The Google Books settlement has become the company's most contentious undertaking since its failed deal to partner with Yahoo.
As the window for comments on the Google Books settlement closed, Google and the publishing industry plaintiffs in the case made concessions to European publishers and authors and agreed to grant two seats on the board of the planned Book Rights Registry to non-U.S. representatives.
The job of the Registry -- a creation of the $125 million settlement -- will be to identify copyrighted books that Google has scanned and to distribute any royalty due to the books' authors or representatives.
Following a Monday hearing on the Google Books settlement in Brussels, Google said that it, in conjunction with U.S. publishing industry plaintiffs, had sent a letter to several European publishing associations to affirm that Google would only display digitized texts of books under copyright in Europe to U.S. Internet users if authorized to do so by rights holders. The letter, a Google spokesperson said, also promised that there would be non-U.S. seats on the Book Registry board.
"As we said we listen carefully to all concerns of stakeholders around the globe and work hard to achieve the common goal of bringing back to life millions of lost books in a way that serves the interest of all," said a Google spokesperson via e-mail.
Yet serving the interest of all may not be possible, given that the Google Books settlement has become the focus of competing interests.
Microsoft, having abandoned its book scanning effort last year for its lack of commercial promise, doesn't want Google to find the pot of gold that it gave up on. And Amazon, a publishing power in its own right that's nurturing a nascent e-books ecosystem of software and hardware, doesn't want Google to prosper as a book seller either.
The settlement has continued to draw fire from a variety of interest groups up to the end of the comment period, Tuesday morning, set by the court. Before the deadline, the National Writers Union filed an objection to the settlement, characterizing it as unfair to writers and an abuse of the law.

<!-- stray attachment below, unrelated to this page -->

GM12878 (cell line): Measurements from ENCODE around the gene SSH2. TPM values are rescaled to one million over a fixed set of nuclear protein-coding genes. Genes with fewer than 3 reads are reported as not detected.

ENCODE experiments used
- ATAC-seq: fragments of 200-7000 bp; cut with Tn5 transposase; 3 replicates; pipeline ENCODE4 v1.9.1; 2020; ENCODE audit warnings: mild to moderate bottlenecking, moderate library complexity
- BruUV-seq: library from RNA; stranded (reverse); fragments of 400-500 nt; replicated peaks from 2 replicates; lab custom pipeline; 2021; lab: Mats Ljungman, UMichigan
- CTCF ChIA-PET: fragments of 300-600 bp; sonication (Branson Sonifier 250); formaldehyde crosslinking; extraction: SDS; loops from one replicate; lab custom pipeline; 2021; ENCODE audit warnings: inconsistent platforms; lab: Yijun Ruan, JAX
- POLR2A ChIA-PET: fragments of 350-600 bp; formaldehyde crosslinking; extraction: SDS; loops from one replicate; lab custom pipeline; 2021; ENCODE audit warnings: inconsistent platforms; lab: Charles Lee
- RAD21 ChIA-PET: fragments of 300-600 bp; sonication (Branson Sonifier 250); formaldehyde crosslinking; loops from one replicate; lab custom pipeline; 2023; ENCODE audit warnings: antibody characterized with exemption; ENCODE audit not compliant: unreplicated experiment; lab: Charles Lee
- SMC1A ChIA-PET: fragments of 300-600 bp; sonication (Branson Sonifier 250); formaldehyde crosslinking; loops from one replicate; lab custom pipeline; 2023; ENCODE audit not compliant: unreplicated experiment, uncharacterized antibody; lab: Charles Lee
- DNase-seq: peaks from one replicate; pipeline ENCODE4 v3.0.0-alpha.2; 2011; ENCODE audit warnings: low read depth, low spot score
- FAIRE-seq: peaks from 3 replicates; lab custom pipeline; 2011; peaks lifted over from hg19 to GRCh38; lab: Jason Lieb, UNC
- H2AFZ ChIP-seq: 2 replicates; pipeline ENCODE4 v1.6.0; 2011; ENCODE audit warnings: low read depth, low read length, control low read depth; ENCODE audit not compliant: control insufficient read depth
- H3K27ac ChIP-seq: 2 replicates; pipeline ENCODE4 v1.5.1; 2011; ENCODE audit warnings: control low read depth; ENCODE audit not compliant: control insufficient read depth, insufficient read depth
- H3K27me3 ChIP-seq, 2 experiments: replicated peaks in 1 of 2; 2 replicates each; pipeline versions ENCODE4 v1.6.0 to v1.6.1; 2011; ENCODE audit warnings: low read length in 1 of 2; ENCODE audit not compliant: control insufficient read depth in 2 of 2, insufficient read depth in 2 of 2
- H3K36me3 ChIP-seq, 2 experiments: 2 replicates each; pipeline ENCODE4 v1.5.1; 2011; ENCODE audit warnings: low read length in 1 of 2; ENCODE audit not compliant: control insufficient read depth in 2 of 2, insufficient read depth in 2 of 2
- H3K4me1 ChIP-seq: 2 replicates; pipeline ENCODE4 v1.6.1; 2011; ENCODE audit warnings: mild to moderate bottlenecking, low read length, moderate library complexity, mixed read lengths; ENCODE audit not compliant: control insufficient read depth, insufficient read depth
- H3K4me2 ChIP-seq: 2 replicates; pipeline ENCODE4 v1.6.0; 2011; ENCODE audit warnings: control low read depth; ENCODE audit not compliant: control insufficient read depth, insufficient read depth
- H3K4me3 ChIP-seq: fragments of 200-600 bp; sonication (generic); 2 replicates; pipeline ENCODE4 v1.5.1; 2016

"We must defend writers' legal, economic, and moral rights," said National Writers Union President Larry Goldbetter in a statement. "We can't let Google or any mega-corporation steal our work, re-publish it and sell ads around it without permission and paying us only a pittance."
Also on Tuesday, a coalition of over two dozen authors and publishers, in conjunction with privacy and civil rights groups including the Electronic Frontier Foundation and the American Civil Liberties Union, filed a brief opposed to the settlement for its lack of privacy protection for readers.
"I believe that the fear of tracking will create a chilling effect on my readers and reduce my readership, and therefore my revenue, from these books," said Bruce Schneier, a computer security expert, in a statement. "Moreover, I write these books in order to participate in the public debate on security issues. Reduced readership negatively impacts my expressive interests as an author."
The Computer & Communication Industry Association, a tech industry trade group, on Tuesday sided with Google and rebutted charges that the settlement would grant Google a monopoly in online books.
"This settlement will increase competition for online book sales, and among books themselves," said Ed Black, president and CEO of the CCIA, in a statement. "The legal framework promised by this settlement would help erase legal uncertainty and encourage others to enter the market and compete with Google, for the good of readers and rightsholders."
The Justice Department has been looking into the deal and has yet to weigh in on whether it might move to block the settlement on antitrust grounds. All eyes are now on October 7, when the judge overseeing the Google Books case will conduct a hearing on the fairness of the settlement.
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